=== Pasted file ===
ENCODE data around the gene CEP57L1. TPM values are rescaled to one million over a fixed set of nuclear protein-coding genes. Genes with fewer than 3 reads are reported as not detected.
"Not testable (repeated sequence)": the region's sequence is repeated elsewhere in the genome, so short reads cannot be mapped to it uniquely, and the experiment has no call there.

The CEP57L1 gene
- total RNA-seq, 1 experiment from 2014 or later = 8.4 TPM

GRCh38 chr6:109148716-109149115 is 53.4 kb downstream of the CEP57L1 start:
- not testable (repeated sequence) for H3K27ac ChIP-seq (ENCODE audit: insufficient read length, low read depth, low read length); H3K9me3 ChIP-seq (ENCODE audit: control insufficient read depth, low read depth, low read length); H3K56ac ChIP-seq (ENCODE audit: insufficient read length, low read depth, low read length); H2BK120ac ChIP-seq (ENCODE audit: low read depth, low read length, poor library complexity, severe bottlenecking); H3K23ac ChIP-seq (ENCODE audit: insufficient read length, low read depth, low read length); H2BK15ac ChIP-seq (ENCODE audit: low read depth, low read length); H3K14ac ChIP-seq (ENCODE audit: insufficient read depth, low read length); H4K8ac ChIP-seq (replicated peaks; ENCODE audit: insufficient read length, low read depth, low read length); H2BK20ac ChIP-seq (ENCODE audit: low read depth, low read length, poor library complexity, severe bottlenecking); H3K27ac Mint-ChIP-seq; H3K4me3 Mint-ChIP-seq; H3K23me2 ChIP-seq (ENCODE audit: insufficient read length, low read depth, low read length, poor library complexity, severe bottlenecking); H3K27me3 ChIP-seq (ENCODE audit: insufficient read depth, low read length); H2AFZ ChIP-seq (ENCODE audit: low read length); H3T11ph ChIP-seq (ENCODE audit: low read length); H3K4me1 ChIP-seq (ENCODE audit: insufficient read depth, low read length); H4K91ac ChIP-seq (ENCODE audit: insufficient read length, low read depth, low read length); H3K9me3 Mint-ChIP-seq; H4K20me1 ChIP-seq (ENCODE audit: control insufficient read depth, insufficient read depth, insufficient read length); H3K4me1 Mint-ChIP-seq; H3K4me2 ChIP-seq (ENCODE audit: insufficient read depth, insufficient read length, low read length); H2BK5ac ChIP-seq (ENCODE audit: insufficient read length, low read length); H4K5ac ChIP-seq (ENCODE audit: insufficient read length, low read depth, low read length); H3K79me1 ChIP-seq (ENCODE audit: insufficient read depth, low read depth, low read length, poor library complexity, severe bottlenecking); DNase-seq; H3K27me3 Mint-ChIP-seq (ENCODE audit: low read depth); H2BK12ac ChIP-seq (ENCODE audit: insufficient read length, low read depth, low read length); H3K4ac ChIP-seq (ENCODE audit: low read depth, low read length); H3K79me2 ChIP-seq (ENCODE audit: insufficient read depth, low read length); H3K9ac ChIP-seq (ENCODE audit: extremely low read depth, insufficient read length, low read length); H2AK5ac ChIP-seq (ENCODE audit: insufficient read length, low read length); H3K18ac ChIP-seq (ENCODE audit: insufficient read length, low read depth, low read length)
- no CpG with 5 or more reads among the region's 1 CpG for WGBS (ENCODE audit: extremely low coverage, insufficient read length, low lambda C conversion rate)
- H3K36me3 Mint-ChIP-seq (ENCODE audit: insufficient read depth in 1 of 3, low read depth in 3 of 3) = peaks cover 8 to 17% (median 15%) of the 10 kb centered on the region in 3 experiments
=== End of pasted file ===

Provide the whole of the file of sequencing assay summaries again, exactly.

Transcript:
ENCODE data around the gene CEP57L1. TPM values are rescaled to one million over a fixed set of nuclear protein-coding genes. Genes with fewer than 3 reads are reported as not detected.
"Not testable (repeated sequence)": the region's sequence is repeated elsewhere in the genome, so short reads cannot be mapped to it uniquely, and the experiment has no call there.

The CEP57L1 gene
- total RNA-seq, 1 experiment from 2014 or later = 8.4 TPM

GRCh38 chr6:109148716-109149115 is 53.4 kb downstream of the CEP57L1 start:
- not testable (repeated sequence) for H3K27ac ChIP-seq (ENCODE audit: insufficient read length, low read depth, low read length); H3K9me3 ChIP-seq (ENCODE audit: control insufficient read depth, low read depth, low read length); H3K56ac ChIP-seq (ENCODE audit: insufficient read length, low read depth, low read length); H2BK120ac ChIP-seq (ENCODE audit: low read depth, low read length, poor library complexity, severe bottlenecking); H3K23ac ChIP-seq (ENCODE audit: insufficient read length, low read depth, low read length); H2BK15ac ChIP-seq (ENCODE audit: low read depth, low read length); H3K14ac ChIP-seq (ENCODE audit: insufficient read depth, low read length); H4K8ac ChIP-seq (replicated peaks; ENCODE audit: insufficient read length, low read depth, low read length); H2BK20ac ChIP-seq (ENCODE audit: low read depth, low read length, poor library complexity, severe bottlenecking); H3K27ac Mint-ChIP-seq; H3K4me3 Mint-ChIP-seq; H3K23me2 ChIP-seq (ENCODE audit: insufficient read length, low read depth, low read length, poor library complexity, severe bottlenecking); H3K27me3 ChIP-seq (ENCODE audit: insufficient read depth, low read length); H2AFZ ChIP-seq (ENCODE audit: low read length); H3T11ph ChIP-seq (ENCODE audit: low read length); H3K4me1 ChIP-seq (ENCODE audit: insufficient read depth, low read length); H4K91ac ChIP-seq (ENCODE audit: insufficient read length, low read depth, low read length); H3K9me3 Mint-ChIP-seq; H4K20me1 ChIP-seq (ENCODE audit: control insufficient read depth, insufficient read depth, insufficient read length); H3K4me1 Mint-ChIP-seq; H3K4me2 ChIP-seq (ENCODE audit: insufficient read depth, insufficient read length, low read length); H2BK5ac ChIP-seq (ENCODE audit: insufficient read length, low read length); H4K5ac ChIP-seq (ENCODE audit: insufficient read length, low read depth, low read length); H3K79me1 ChIP-seq (ENCODE audit: insufficient read depth, low read depth, low read length, poor library complexity, severe bottlenecking); DNase-seq; H3K27me3 Mint-ChIP-seq (ENCODE audit: low read depth); H2BK12ac ChIP-seq (ENCODE audit: insufficient read length, low read depth, low read length); H3K4ac ChIP-seq (ENCODE audit: low read depth, low read length); H3K79me2 ChIP-seq (ENCODE audit: insufficient read depth, low read length); H3K9ac ChIP-seq (ENCODE audit: extremely low read depth, insufficient read length, low read length); H2AK5ac ChIP-seq (ENCODE audit: insufficient read length, low read length); H3K18ac ChIP-seq (ENCODE audit: insufficient read length, low read depth, low read length)
- no CpG with 5 or more reads among the region's 1 CpG for WGBS (ENCODE audit: extremely low coverage, insufficient read length, low lambda C conversion rate)
- H3K36me3 Mint-ChIP-seq (ENCODE audit: insufficient read depth in 1 of 3, low read depth in 3 of 3) = peaks cover 8 to 17% (median 15%) of the 10 kb centered on the region in 3 experiments